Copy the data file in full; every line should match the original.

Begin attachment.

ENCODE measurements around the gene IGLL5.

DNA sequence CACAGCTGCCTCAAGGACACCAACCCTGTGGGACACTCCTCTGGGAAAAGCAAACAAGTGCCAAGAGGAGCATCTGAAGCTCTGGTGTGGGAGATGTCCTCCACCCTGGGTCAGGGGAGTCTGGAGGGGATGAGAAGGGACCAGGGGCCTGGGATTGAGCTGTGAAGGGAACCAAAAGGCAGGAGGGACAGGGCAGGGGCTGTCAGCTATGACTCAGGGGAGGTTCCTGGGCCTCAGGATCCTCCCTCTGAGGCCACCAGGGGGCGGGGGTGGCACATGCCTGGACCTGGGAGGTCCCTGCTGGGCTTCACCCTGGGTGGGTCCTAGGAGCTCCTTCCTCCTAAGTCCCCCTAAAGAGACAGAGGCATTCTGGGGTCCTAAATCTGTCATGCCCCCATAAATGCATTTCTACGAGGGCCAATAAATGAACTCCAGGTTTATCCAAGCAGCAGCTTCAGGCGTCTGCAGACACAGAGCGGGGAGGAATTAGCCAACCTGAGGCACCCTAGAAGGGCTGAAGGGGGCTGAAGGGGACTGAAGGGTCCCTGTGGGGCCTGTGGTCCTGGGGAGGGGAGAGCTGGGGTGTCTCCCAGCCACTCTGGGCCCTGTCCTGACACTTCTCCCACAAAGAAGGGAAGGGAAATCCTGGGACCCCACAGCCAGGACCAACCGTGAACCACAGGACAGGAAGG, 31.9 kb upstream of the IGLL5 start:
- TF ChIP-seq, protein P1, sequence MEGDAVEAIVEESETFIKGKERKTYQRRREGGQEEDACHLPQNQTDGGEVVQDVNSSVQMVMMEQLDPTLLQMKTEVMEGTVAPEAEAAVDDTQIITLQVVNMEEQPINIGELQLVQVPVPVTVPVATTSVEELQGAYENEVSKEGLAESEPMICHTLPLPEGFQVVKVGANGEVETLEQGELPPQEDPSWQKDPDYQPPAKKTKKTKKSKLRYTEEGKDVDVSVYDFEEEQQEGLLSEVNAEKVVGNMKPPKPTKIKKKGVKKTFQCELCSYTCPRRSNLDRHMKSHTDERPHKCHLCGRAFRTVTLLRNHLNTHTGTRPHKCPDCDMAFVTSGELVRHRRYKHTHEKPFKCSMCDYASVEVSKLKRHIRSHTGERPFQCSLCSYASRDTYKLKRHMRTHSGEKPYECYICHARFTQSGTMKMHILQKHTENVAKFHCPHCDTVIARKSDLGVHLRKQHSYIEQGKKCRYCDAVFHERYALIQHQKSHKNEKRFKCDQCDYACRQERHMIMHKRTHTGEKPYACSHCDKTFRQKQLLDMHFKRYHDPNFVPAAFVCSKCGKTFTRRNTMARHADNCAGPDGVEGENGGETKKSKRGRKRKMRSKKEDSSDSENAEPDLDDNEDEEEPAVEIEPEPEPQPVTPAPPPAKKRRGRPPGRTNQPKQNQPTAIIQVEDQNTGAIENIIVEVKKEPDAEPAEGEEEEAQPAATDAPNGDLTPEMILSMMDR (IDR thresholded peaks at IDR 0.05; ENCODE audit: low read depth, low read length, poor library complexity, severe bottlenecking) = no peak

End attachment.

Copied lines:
ENCODE measurements around the gene IGLL5.

DNA sequence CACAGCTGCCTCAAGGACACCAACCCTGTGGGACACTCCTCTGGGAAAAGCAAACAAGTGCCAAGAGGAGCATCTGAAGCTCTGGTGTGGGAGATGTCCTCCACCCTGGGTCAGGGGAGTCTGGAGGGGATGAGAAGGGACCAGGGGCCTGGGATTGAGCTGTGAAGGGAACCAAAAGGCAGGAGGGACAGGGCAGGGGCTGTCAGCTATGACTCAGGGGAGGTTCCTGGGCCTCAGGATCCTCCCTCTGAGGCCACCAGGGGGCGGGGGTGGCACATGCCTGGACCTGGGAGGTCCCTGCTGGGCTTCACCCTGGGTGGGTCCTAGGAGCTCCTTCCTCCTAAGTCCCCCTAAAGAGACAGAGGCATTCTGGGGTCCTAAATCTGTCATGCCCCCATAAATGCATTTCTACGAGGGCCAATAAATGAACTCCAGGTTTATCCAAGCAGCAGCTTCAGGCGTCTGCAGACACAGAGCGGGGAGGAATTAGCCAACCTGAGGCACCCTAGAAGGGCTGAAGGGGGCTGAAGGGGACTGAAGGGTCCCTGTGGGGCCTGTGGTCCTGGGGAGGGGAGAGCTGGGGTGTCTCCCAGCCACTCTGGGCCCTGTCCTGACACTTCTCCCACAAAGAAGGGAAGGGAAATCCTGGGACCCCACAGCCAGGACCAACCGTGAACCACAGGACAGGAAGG, 31.9 kb upstream of the IGLL5 start:
- TF ChIP-seq, protein P1, sequence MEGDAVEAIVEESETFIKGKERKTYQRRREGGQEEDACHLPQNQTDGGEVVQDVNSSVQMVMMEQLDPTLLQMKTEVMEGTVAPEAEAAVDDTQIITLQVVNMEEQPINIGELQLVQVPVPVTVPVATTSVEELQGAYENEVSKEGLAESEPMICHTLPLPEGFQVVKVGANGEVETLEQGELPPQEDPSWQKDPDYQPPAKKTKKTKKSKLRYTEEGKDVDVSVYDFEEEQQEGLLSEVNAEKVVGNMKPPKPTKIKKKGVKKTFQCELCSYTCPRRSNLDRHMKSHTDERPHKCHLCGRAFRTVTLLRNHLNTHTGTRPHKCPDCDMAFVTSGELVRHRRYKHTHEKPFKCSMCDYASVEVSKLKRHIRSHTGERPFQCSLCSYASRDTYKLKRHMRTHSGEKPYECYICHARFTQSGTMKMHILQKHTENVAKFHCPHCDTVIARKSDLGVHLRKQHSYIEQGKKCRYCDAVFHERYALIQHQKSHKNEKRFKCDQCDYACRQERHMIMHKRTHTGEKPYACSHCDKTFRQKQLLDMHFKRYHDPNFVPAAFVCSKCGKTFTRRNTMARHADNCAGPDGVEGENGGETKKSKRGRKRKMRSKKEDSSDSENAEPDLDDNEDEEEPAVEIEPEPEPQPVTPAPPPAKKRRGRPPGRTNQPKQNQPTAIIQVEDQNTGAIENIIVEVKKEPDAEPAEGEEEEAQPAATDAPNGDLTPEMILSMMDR (IDR thresholded peaks at IDR 0.05; ENCODE audit: low read depth, low read length, poor library complexity, severe bottlenecking) = no peak